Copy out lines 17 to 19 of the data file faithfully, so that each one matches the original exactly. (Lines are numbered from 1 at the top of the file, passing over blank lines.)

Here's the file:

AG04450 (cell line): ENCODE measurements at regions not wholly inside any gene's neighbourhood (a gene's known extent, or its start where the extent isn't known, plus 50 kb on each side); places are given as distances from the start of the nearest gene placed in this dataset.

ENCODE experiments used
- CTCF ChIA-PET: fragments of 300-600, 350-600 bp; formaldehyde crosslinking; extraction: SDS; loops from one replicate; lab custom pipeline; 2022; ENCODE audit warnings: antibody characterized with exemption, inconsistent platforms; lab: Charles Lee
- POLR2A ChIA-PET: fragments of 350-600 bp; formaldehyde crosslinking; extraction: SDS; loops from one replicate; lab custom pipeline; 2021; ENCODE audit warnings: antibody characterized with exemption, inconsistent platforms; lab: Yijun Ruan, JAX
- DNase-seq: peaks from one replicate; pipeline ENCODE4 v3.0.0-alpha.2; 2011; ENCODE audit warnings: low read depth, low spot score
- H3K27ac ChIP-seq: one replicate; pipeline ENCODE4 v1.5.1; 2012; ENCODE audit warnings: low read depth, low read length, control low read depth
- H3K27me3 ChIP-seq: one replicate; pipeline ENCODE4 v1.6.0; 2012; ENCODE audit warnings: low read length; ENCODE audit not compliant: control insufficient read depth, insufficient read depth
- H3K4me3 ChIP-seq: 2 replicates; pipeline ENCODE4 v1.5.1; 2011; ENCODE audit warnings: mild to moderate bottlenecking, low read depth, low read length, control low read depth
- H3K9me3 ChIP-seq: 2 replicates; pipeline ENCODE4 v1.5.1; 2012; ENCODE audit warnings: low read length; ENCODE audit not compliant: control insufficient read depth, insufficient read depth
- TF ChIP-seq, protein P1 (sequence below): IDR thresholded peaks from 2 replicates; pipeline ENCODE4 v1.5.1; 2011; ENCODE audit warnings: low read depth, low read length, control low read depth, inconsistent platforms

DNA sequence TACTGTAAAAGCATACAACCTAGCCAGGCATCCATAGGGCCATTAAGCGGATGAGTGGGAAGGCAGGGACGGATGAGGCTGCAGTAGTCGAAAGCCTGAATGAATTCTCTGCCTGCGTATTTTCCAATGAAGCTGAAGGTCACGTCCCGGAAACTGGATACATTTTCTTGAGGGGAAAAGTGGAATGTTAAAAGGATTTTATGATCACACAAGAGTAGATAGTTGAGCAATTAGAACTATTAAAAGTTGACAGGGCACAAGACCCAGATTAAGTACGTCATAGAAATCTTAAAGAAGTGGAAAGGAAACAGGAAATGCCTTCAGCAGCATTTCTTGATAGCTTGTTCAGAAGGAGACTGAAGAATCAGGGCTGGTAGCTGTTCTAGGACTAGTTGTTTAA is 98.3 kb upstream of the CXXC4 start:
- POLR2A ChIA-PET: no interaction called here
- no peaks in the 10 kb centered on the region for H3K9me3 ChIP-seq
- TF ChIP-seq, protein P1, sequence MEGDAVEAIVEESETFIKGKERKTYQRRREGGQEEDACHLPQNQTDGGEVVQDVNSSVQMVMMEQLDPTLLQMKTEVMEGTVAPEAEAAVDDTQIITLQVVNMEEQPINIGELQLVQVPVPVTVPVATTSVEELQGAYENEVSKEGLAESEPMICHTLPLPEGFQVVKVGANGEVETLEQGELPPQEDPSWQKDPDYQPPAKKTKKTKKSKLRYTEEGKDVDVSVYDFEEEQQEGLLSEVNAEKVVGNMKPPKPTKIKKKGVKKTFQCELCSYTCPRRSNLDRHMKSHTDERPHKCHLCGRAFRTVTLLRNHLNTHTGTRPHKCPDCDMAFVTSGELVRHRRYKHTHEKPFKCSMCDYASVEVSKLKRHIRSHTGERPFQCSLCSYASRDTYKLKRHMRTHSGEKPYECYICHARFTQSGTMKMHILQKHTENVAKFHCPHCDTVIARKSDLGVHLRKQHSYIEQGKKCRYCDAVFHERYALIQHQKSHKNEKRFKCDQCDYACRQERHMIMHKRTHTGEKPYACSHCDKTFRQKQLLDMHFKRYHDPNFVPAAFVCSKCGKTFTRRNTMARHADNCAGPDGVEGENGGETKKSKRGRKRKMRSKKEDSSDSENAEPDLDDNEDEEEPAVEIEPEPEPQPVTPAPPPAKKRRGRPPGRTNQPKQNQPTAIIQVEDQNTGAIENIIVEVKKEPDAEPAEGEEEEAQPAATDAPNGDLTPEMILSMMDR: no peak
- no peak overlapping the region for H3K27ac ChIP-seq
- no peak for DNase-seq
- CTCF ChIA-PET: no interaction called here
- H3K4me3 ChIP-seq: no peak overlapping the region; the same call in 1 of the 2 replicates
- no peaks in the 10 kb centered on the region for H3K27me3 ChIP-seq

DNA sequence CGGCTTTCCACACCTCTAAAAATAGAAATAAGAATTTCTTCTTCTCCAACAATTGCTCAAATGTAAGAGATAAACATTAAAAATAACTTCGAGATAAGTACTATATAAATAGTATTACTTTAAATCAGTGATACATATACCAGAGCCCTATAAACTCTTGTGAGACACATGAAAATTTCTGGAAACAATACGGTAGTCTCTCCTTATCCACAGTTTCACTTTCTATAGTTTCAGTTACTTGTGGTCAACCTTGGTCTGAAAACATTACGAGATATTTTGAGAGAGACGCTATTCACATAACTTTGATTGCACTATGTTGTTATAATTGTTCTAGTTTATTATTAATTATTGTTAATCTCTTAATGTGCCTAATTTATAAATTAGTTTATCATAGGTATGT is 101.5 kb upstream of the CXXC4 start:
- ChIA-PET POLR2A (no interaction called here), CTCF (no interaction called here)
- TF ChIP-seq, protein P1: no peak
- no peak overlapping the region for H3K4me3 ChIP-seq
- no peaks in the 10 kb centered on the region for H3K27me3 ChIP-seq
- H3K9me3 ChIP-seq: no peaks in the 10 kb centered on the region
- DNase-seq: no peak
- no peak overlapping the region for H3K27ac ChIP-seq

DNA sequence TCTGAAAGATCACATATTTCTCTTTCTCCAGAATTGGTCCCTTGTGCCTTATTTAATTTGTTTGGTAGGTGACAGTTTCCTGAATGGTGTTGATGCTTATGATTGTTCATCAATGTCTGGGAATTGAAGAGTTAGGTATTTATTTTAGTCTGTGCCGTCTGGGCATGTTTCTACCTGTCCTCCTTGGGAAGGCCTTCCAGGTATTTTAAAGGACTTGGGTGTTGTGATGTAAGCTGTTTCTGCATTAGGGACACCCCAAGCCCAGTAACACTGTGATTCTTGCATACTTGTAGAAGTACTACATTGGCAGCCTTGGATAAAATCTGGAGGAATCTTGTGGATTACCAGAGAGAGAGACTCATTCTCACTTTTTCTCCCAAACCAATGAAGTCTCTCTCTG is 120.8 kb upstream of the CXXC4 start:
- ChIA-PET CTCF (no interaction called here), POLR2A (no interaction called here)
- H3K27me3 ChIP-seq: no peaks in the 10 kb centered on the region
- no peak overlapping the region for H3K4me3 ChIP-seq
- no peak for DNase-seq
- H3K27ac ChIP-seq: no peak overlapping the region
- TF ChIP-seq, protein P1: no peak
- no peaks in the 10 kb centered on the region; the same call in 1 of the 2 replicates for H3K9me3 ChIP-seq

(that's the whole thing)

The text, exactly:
- CTCF ChIA-PET: no interaction called here
- H3K4me3 ChIP-seq: no peak overlapping the region; the same call in 1 of the 2 replicates
- no peaks in the 10 kb centered on the region for H3K27me3 ChIP-seq